The Spaces In-Between

Silver-Tongued DevilThe word “liminal” comes from Latin word for “threshold.” Often it’s used to refer to in-between spaces, the murky shadows of society and institutions and expected norms. Doorways, graveyards, crossroads–these are all symbols for transformative thresholds and they show up in fiction over and over again.

I’ve been thinking a lot about this concept lately in regard to my own books. My stories are full of examples of the liminal. I have a soft spot for marginalized characters—mixed-bloods, down-and-out faery drag queens, Recreant mages, dozens of characters struggling to reconcile their desires with duty. These are characters on the fringe of polite society and I go back to them over and over.

I also utilize the concept of liminality in my settings and plots. In SILVER-TONGUED DEVIL (out this week), Sabina Kane goes into a liminal realm—aptly called “The Liminal”– that exists between our mundane reality and the magical underworld to fight her demons, both literal and figurative. It is only through interacting with liminal characters, exploring strange, new settings and being forced to explore the margins of her own psyche that she can truly transform.

Please understand that when I refer to the liminal in my own works, I am not suggesting that my use of the concept is anything revolutionary. Separation from society and its norms is a critical element of most fiction. Joseph Campbell’s lectures on the hero’s journey are chock full of references to characters who are forced to leave the status quo and explore the murky wastelands of the unknown as a requirement for growth.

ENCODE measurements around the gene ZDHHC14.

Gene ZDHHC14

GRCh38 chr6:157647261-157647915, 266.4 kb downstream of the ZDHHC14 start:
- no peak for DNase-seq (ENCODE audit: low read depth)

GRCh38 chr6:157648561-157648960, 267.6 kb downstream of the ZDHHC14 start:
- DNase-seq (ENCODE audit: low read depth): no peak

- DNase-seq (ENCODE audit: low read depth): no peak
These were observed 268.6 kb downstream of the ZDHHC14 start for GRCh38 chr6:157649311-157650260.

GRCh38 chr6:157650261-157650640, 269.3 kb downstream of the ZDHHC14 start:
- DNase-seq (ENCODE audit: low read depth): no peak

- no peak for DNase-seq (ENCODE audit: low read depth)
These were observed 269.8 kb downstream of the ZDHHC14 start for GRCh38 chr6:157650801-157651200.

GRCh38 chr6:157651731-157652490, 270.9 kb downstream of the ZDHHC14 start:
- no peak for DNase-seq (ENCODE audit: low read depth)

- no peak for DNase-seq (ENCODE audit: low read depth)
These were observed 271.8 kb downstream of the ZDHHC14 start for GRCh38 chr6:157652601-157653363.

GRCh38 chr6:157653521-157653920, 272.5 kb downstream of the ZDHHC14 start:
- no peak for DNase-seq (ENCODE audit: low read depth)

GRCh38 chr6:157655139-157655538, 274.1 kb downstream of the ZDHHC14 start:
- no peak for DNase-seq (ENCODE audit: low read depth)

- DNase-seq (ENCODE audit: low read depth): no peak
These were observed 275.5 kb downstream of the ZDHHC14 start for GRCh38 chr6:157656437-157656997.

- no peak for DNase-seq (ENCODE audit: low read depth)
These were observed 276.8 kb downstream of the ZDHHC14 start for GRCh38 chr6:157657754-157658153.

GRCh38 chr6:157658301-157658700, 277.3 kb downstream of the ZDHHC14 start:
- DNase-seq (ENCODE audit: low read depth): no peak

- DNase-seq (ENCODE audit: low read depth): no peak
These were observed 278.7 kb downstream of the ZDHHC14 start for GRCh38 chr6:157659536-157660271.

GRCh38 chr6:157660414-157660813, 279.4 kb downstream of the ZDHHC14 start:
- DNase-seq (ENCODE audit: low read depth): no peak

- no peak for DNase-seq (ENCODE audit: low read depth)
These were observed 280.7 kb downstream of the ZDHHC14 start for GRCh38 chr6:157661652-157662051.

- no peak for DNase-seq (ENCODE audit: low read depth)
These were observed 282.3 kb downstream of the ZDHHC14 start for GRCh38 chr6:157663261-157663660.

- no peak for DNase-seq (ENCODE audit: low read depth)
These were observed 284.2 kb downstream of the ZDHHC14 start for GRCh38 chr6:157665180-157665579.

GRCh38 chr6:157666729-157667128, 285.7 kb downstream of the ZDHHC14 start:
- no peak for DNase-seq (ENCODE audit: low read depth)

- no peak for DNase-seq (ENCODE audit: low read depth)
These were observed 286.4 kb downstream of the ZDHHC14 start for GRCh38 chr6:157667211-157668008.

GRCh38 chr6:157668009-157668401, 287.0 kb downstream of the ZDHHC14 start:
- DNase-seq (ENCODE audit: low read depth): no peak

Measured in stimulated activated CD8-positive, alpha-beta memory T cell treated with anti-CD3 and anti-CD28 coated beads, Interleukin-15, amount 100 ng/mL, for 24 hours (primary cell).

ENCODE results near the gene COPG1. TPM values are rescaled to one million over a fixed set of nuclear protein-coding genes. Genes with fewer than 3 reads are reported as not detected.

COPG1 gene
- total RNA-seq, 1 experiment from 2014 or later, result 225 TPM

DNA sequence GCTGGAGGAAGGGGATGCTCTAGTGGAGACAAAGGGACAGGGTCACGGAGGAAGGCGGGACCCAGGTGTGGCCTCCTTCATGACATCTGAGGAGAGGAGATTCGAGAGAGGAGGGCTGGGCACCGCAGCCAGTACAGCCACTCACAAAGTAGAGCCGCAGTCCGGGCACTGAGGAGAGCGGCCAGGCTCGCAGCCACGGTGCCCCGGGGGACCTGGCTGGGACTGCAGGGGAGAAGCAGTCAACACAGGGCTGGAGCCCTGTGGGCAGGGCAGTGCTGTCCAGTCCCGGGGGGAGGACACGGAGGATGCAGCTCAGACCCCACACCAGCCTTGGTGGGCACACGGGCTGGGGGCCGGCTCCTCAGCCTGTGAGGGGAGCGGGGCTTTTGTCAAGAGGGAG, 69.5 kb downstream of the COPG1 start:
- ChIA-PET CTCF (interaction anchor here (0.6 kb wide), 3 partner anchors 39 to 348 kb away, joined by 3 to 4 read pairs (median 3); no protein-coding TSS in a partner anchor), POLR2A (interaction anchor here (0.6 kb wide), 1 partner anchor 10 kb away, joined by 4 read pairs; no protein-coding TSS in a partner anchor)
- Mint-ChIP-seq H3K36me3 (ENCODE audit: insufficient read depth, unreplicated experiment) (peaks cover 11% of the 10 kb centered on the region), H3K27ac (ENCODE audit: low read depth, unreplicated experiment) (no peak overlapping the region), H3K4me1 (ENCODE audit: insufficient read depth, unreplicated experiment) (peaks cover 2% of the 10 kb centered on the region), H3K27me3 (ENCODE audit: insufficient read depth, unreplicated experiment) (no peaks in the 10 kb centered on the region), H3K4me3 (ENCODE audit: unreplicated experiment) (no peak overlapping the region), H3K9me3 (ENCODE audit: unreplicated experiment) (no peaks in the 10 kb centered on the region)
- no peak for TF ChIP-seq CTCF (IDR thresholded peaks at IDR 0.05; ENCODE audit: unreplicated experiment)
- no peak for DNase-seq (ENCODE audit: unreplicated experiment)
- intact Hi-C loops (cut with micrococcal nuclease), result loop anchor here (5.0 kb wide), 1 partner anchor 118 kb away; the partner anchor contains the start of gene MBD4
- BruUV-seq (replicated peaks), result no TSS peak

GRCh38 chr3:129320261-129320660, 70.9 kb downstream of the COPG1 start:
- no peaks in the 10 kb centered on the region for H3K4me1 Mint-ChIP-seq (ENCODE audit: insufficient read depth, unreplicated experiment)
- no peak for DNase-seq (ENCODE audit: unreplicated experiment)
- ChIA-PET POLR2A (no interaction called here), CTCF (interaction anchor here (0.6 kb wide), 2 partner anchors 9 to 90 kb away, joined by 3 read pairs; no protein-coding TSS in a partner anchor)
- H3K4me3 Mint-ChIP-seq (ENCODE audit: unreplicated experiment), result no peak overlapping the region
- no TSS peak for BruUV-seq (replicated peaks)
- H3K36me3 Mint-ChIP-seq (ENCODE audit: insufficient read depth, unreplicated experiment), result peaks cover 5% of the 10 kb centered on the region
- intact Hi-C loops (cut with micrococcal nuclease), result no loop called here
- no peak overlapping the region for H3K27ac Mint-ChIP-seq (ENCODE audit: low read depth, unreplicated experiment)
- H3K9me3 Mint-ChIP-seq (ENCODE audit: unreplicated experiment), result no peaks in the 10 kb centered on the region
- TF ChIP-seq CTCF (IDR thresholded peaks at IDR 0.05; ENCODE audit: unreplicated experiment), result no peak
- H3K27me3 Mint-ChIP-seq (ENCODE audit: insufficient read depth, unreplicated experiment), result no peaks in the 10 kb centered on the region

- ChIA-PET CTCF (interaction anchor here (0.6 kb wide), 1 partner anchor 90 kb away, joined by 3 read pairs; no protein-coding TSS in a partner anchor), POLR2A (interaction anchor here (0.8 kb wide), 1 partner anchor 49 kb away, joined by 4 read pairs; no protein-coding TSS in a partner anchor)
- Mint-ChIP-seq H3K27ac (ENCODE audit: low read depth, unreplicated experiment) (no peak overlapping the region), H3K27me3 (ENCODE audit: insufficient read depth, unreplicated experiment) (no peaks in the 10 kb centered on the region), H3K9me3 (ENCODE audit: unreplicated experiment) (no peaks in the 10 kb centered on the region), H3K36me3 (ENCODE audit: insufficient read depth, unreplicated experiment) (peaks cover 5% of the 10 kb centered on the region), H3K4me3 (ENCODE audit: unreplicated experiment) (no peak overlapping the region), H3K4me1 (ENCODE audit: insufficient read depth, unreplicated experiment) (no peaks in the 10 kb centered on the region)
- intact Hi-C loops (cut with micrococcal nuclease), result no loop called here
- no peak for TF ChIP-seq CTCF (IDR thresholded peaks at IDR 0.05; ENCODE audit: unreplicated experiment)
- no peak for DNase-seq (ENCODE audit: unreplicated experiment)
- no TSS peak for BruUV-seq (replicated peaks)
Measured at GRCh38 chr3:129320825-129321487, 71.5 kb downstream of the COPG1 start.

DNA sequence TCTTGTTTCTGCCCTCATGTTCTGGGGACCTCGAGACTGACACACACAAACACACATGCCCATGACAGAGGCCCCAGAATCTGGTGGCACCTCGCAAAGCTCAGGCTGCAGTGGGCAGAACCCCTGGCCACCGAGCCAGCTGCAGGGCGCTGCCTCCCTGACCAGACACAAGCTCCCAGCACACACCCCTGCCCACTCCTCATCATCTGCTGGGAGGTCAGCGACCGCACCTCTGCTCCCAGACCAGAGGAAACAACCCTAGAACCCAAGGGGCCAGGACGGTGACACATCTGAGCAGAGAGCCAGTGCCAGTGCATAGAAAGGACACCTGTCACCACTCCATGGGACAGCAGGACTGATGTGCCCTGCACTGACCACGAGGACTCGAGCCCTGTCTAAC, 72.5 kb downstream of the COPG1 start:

However, as I thought about my own use of the in-between, I realized that urban fantasy is itself a liminal genre. It exists on the threshold of several other genres, unapologetically taking the beloved conventions of other genres and mixing them in new and unexpected ways. I have yet to attend one conference or convention where a panel I’m on doesn’t devolve into a debate over what qualifies as urban fantasy. I can’t tell you how many times I’ve been told that what I write is not “real” urban fantasy, as if it is a genre that anyone has adequately defined and codified.

I believe these arguments about what is or is not UF occur because, as my friend and colleague Nicole Peeler said recently, we are not comfortable with ambiguity as a society. We like everything placed in neat categories (except for ourselves, which is a topic of another post on another blog at some other time). I believe this gets at the heart of why urban fantasy as a genre has been such a polarizing genre. It revels in its liminality, thank you very much.

And therein is the danger of the liminal in general. It’s a place where rules don’t apply and that scares us. Which is also, by the way, why I think urban fantasy has been so popular. Even as the liminal frightens us, it’s incredibly fun to explore through someone else’s eyes. So even though we may avoid going through the looking glass of our own psyches, it’s safe and fun to follow Alexia Tarabotti or Dante Valentine or Jane True or Sabina Kane in there.

I hope the next time you pick up an urban fantasy you’re encouraged to explore the in-between spaces in your own life. But if not, that’s okay—our characters are happy to have you along for the ride. What are some of your favorite uses of the liminal in urban fantasy?